K&P Trail: Murton Rd to Highway 38 - 2019 06 03
While it was enjoyable to walk/hike the K&P Trail initially, I was pretty keen to jump on my bike for the longer sections. The issue itself is probably the one-way nature of the trail: a loop provides a constant change of scenery, wherein a straight path like this one forces you to double-back on yourself. A terribly insignificant complaint, but still, there it is.
My second outing with my bike on the K&P Trail would be from Murton Road all the way to Highway 38, with a total round-trip of nearly 14km. There were some options though, as the trail gets split into different sections:
1. Murton to "The Bridge"
2. The Bridge to "The Split"
3. The Split to Highway 38.
In this case, the bridge is located a few kilometers north of Murton Rd, and allows the trail to pass over some marshland with some fine views. After the bridge, the trail climbs uphill continuously until you hit the split, which is more of a junction where the K&P Trail meets the Cataraqui trail. From that junction and on westward, the two trails become one. They split again in Harrowsmith, just past Highway 38, at which point the K&P continues north and the Cataraqui continues west.
There was a time when I could easily knock out 10+km without much effort, but alas, those days seem to be far in the past. This was a grueling ride (ok, maybe grueling is too strong a word here) for me and an outing that really made me question my own fitness levels (they are already quite poor). As I seemed to climb for miles at a time, I became acutely aware of how my bike saddle does not fit me properly, and I would pay the price for a few days post-ride. On the trail though, I required many more stops than I would be accustomed to, but one I should not be embarrassed about: after all, stopping more frequently allows me to rest a bit, but also to grab some photos, which is arguably more important than setting my turtle-like speed records.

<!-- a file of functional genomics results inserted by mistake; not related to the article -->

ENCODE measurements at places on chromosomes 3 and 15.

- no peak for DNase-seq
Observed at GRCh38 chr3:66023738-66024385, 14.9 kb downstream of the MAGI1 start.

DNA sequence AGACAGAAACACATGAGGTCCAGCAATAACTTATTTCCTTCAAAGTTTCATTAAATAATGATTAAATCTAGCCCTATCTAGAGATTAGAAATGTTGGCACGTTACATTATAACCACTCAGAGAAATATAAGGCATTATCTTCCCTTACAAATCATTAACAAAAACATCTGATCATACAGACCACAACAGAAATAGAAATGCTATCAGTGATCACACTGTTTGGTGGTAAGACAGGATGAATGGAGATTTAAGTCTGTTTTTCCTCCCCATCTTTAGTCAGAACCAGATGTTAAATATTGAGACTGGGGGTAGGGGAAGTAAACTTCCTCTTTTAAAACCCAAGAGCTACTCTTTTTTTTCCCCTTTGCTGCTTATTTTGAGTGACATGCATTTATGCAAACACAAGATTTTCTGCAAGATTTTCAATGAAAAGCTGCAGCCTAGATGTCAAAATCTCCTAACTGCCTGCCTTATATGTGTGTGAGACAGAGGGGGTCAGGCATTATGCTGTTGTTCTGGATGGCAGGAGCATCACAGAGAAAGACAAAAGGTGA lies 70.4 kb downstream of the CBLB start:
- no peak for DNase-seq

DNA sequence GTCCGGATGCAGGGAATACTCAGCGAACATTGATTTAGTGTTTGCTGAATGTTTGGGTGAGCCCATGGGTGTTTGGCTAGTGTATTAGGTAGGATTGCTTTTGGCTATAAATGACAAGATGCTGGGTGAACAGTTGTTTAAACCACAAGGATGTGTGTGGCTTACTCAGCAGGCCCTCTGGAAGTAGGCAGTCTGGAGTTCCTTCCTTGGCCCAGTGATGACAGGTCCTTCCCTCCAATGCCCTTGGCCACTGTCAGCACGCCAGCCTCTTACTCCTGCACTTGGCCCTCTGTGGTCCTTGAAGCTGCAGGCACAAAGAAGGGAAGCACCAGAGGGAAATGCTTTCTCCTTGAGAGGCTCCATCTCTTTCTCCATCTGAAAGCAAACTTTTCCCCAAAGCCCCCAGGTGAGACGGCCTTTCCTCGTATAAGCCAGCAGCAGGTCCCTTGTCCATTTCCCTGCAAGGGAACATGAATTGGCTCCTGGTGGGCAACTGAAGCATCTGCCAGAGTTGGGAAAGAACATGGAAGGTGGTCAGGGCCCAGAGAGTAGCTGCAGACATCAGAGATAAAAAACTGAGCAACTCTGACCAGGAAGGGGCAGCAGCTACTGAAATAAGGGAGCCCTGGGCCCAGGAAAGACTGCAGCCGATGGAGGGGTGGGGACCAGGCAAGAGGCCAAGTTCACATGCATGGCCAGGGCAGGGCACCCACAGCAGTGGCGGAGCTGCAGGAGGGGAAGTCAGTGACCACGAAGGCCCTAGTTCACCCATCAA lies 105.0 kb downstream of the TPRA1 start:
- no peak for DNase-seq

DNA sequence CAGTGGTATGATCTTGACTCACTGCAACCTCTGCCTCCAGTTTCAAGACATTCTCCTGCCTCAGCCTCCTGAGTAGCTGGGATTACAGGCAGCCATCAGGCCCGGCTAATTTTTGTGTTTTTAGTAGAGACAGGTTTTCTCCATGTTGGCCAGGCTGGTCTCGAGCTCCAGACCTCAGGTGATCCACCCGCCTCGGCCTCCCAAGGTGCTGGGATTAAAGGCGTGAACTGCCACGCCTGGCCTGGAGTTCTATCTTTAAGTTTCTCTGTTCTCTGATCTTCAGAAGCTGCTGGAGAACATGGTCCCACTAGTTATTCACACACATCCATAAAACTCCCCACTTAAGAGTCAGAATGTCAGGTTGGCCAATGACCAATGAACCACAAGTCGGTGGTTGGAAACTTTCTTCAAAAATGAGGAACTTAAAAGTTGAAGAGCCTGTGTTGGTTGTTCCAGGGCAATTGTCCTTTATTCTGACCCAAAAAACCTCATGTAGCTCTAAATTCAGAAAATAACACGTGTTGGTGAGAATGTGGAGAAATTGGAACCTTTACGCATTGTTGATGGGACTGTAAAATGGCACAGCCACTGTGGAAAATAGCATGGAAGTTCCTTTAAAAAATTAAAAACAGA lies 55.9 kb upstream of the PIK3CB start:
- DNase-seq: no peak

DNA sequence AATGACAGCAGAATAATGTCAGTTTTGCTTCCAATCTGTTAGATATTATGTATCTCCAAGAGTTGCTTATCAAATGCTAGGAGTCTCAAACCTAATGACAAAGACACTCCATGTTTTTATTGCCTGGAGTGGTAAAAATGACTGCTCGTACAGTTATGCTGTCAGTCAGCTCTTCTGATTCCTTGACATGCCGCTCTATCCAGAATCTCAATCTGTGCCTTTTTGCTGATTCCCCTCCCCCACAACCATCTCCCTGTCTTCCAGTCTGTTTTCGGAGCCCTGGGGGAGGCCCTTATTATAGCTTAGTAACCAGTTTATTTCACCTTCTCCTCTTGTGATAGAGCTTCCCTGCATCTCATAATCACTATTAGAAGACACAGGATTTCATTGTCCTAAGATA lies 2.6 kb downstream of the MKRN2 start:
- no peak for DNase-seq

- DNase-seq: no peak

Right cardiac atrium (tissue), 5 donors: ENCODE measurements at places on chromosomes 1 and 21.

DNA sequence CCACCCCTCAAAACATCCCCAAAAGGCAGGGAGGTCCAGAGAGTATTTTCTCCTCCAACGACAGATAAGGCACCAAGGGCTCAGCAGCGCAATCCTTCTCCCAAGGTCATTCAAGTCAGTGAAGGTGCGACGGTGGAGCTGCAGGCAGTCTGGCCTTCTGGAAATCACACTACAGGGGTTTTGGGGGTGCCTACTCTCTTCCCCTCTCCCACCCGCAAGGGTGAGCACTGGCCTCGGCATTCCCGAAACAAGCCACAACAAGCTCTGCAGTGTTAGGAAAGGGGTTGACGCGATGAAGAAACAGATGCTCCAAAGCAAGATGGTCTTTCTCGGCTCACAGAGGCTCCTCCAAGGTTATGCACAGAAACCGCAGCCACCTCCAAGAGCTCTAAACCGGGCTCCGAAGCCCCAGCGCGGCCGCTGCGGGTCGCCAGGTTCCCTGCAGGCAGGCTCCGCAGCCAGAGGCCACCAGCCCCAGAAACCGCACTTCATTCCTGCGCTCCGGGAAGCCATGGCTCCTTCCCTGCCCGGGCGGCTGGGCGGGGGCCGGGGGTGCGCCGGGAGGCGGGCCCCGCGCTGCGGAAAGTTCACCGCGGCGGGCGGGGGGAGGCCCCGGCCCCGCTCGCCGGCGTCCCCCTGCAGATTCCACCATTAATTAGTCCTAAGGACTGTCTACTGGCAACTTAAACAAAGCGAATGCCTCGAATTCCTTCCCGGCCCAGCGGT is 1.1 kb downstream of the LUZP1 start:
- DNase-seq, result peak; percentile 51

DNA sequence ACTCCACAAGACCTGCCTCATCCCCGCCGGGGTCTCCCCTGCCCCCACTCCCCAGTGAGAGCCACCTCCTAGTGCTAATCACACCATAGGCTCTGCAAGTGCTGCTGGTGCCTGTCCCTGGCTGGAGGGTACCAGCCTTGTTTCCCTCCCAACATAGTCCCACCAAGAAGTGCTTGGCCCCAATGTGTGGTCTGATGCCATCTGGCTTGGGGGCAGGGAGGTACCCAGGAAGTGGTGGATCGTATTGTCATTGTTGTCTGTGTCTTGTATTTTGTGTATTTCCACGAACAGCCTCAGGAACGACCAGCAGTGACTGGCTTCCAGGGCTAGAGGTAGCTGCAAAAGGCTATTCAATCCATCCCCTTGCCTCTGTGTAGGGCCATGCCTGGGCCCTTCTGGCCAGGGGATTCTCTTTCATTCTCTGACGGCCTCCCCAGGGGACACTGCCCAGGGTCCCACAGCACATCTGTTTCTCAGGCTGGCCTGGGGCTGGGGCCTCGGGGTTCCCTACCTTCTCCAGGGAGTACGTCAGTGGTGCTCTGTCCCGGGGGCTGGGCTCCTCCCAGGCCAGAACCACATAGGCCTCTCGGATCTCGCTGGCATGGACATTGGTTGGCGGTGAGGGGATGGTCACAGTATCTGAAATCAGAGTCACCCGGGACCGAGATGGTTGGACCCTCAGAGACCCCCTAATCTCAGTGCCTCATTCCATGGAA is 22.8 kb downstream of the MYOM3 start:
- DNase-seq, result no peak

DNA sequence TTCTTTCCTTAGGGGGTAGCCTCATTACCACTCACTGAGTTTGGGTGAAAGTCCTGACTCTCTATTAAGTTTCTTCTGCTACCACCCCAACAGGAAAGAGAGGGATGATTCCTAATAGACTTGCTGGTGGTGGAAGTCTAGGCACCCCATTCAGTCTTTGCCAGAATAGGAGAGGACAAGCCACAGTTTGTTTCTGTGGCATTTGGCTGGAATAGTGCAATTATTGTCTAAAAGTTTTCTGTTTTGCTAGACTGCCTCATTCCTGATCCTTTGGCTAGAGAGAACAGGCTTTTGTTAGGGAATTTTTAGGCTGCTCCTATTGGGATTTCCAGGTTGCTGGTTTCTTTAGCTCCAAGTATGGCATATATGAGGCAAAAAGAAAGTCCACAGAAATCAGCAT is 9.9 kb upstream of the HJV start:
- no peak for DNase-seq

In addition to this being a test of the mind, it was a reminder of some issues on my bike. Most significantly was that my rear brakes seemed to be misaligned to a point where they would easily rub on the wheel, thereby making my journey that much more difficult. The second issue has been with me for years, and is related to shifting gears; I seem to have to shift twice on one section of the cogs in order to go up at all. (Yes it's true I don't know my bike parts name that well.)
The trail itself is very nice, and I would recommend checking it out. On my return trip a father/son were fishing off the bridge, and I stopped on the other end for a few photos. A few other riders were present on the trail, as were some geese. I saw the geese up ahead as they prepared to cross the path with their goslings; unsure how they would handle my approach, I yelled out for them to "look out please" and they seemed to back off; I sped up past them, figuring it would be more wise to go quickly than give them an opportunity to smack or nip at me to protect their young.